Shutterstock image by Zigmunds Dizgalvis
The use of pesticides on farms is not the only factor having an impact on bird populations in these ecosystems. Decreases are strongly correlated to a change in the way farming is practiced. No- or low-input and low-intensity farming has been replaced with high-intensity high-input farming, requiring the use of fertilisers and pesticides, whilst also reducing habitat complexity . Small farms have been replaced by big ones. But the use of insecticides, and the concomitant decrease in bird populations either as a result of starvation (i.e. loss of insect prey) or secondary poisoning, has been identified as the other important factor driving bird populations downwards [3,4]. Here’s a quote from a paper by Stanton et al. (2018) which breaks down the impacts :
“Of 122 unique studies investigating the effects of agriculture on farmland bird species, 51 (41.8%) reported negative effects from pesticides, 33 (27.1%) from habitat loss or fragmentation, 17 (13.9%) from mowing and harvesting operations, 11 (9.0%) from grazing disturbance, and 4 (3.3%) from reduced food availability.”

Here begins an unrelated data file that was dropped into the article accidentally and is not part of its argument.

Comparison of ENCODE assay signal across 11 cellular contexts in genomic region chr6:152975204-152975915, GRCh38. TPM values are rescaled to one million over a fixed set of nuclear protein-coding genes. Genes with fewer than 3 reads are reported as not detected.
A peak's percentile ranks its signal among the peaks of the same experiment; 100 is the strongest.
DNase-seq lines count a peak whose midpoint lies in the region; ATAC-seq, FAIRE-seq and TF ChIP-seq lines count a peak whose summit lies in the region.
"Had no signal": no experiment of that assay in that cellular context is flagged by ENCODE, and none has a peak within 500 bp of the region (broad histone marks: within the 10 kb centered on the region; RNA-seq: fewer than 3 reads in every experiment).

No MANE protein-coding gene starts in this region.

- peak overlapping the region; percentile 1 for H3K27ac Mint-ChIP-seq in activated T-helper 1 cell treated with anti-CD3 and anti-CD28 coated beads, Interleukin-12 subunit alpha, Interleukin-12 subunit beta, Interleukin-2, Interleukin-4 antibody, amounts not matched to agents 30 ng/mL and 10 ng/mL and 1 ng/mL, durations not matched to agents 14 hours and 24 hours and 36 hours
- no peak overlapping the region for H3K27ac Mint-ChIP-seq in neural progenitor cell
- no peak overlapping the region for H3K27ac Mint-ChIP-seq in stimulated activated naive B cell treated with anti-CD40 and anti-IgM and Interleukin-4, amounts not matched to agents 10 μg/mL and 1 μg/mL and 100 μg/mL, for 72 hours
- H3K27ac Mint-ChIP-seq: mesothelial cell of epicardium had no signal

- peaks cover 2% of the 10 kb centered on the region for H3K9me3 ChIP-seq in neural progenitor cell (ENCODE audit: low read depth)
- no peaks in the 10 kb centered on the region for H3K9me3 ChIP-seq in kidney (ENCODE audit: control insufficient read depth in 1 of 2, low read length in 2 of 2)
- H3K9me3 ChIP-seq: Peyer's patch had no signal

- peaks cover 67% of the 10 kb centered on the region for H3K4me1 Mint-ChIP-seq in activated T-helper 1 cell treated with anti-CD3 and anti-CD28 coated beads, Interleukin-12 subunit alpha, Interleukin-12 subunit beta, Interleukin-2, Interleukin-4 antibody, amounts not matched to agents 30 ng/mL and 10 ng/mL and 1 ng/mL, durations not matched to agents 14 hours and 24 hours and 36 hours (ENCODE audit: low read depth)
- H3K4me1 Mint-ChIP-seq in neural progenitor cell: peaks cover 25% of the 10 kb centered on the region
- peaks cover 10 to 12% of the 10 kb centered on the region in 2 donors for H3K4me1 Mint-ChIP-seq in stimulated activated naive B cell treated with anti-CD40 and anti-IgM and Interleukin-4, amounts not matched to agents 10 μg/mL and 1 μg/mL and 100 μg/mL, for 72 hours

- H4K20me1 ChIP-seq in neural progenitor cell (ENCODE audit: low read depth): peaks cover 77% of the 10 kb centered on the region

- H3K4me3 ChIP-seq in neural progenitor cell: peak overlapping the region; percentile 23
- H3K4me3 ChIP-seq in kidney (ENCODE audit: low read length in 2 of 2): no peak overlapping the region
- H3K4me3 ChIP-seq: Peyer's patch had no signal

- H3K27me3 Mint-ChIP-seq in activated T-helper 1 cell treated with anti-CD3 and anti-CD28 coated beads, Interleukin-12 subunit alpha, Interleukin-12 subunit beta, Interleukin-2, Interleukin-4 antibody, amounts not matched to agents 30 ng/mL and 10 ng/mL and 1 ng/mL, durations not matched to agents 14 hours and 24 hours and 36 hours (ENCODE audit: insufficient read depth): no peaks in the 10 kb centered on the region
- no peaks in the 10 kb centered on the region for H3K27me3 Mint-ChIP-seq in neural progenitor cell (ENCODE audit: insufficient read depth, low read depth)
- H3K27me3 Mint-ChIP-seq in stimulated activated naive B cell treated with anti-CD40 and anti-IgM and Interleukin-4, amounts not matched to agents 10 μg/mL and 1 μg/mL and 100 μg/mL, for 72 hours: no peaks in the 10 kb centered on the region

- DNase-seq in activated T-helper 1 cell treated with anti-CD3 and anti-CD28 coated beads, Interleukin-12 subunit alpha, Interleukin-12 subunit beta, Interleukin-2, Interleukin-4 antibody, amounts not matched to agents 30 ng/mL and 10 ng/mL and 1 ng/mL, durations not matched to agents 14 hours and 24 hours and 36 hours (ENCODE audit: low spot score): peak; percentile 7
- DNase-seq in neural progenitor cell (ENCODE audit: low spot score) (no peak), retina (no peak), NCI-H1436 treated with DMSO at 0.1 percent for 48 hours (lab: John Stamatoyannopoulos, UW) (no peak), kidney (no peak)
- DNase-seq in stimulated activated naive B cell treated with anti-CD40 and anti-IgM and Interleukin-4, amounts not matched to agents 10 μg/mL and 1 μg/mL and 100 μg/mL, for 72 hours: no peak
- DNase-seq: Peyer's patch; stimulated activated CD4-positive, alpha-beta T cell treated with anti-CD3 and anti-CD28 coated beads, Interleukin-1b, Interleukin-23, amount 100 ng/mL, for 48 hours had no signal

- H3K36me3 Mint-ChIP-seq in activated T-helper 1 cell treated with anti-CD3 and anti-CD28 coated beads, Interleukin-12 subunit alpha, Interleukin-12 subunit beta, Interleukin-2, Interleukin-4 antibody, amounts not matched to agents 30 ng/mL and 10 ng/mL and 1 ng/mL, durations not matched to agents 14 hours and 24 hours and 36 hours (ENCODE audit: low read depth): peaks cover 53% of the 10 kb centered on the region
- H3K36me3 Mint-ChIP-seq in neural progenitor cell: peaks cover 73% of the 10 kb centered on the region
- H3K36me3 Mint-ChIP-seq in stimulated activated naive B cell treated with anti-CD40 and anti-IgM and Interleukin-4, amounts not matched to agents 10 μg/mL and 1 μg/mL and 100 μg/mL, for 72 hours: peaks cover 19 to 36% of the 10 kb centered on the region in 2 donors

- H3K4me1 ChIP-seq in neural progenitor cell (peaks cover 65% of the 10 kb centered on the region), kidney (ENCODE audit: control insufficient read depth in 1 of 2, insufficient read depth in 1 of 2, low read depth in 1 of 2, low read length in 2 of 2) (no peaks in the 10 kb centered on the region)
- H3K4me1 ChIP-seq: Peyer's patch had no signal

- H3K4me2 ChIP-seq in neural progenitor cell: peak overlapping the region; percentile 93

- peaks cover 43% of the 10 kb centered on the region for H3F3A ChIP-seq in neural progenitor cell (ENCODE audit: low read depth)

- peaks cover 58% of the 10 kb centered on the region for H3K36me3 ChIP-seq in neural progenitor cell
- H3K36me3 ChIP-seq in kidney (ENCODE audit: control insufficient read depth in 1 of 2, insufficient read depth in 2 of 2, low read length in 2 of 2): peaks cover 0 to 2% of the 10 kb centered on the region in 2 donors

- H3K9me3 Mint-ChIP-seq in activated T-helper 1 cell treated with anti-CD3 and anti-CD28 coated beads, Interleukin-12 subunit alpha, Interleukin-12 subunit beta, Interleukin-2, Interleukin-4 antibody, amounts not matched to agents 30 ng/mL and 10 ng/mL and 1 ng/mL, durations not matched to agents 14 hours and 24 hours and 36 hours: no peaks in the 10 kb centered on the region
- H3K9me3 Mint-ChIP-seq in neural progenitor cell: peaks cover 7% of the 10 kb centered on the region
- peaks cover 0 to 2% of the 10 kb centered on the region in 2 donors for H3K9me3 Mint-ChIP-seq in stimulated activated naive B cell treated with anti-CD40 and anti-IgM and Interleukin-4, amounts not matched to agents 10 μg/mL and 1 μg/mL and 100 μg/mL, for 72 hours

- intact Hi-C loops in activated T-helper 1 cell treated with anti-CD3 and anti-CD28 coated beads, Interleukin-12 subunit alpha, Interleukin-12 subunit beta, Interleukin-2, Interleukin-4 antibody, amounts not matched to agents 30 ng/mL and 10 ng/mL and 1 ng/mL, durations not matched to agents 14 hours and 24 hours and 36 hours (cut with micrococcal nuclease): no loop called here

Pesticides affect birds through secondary poisoning, where they eat insects which have already consumed the pesticide neurotoxin (with all commercial pesticides a neurotoxin in some form ) or grain coated in the chemicals. Of the secondary poisoning effects, morbidity ― that is the effects of disease ― and mortality, being death, are the most often studied. We know from these studies that hundreds of millions (over 90 million due to carbofuran alone in one year) of birds have been killed from exposure to insecticides used to protect crops . This is what we deem as a lethal effect of the chemical exposure.
Less well known are the impacts of what is called sub-lethal effects on bird populations. These alter the lives of animals in such a way as to cause declines in their populations even though they may not cause death or disease. Here are some examples of sub-lethal effects of pesticides known in the literature: